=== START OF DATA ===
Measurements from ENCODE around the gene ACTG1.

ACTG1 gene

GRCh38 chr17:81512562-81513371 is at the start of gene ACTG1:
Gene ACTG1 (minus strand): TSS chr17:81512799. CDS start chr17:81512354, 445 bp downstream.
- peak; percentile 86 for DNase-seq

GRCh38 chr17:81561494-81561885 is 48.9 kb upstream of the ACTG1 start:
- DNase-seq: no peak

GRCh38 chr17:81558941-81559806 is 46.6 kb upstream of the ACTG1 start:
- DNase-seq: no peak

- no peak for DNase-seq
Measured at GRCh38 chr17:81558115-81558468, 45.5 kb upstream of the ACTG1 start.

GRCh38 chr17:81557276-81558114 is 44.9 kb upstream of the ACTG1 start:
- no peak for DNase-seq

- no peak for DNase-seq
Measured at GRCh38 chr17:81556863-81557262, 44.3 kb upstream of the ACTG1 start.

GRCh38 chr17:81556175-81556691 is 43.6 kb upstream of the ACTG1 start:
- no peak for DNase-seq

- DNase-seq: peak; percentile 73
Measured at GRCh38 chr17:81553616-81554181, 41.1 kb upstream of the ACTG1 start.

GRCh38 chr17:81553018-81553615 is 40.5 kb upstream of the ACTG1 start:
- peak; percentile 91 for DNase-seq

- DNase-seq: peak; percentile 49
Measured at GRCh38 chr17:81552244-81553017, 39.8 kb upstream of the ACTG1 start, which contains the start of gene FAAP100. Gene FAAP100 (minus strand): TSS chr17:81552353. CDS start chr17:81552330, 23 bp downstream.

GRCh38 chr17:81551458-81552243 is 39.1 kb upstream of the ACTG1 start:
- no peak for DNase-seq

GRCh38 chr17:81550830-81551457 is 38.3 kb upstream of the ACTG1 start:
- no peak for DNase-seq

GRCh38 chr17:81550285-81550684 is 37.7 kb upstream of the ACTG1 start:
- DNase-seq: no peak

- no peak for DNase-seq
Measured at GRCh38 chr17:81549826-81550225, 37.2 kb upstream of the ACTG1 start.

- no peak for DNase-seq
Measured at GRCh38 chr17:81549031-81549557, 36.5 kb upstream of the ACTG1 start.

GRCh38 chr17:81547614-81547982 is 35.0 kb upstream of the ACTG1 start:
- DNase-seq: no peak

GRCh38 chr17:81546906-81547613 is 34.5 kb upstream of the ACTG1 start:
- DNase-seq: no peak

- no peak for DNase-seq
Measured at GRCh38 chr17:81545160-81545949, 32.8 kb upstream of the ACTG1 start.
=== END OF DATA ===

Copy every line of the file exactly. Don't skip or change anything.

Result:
Measurements from ENCODE around the gene ACTG1.

ACTG1 gene

GRCh38 chr17:81512562-81513371 is at the start of gene ACTG1:
Gene ACTG1 (minus strand): TSS chr17:81512799. CDS start chr17:81512354, 445 bp downstream.
- peak; percentile 86 for DNase-seq

GRCh38 chr17:81561494-81561885 is 48.9 kb upstream of the ACTG1 start:
- DNase-seq: no peak

GRCh38 chr17:81558941-81559806 is 46.6 kb upstream of the ACTG1 start:
- DNase-seq: no peak

- no peak for DNase-seq
Measured at GRCh38 chr17:81558115-81558468, 45.5 kb upstream of the ACTG1 start.

GRCh38 chr17:81557276-81558114 is 44.9 kb upstream of the ACTG1 start:
- no peak for DNase-seq

- no peak for DNase-seq
Measured at GRCh38 chr17:81556863-81557262, 44.3 kb upstream of the ACTG1 start.

GRCh38 chr17:81556175-81556691 is 43.6 kb upstream of the ACTG1 start:
- no peak for DNase-seq

- DNase-seq: peak; percentile 73
Measured at GRCh38 chr17:81553616-81554181, 41.1 kb upstream of the ACTG1 start.

GRCh38 chr17:81553018-81553615 is 40.5 kb upstream of the ACTG1 start:
- peak; percentile 91 for DNase-seq

- DNase-seq: peak; percentile 49
Measured at GRCh38 chr17:81552244-81553017, 39.8 kb upstream of the ACTG1 start, which contains the start of gene FAAP100. Gene FAAP100 (minus strand): TSS chr17:81552353. CDS start chr17:81552330, 23 bp downstream.

GRCh38 chr17:81551458-81552243 is 39.1 kb upstream of the ACTG1 start:
- no peak for DNase-seq

GRCh38 chr17:81550830-81551457 is 38.3 kb upstream of the ACTG1 start:
- no peak for DNase-seq

GRCh38 chr17:81550285-81550684 is 37.7 kb upstream of the ACTG1 start:
- DNase-seq: no peak

- no peak for DNase-seq
Measured at GRCh38 chr17:81549826-81550225, 37.2 kb upstream of the ACTG1 start.

- no peak for DNase-seq
Measured at GRCh38 chr17:81549031-81549557, 36.5 kb upstream of the ACTG1 start.

GRCh38 chr17:81547614-81547982 is 35.0 kb upstream of the ACTG1 start:
- DNase-seq: no peak

GRCh38 chr17:81546906-81547613 is 34.5 kb upstream of the ACTG1 start:
- DNase-seq: no peak

- no peak for DNase-seq
Measured at GRCh38 chr17:81545160-81545949, 32.8 kb upstream of the ACTG1 start.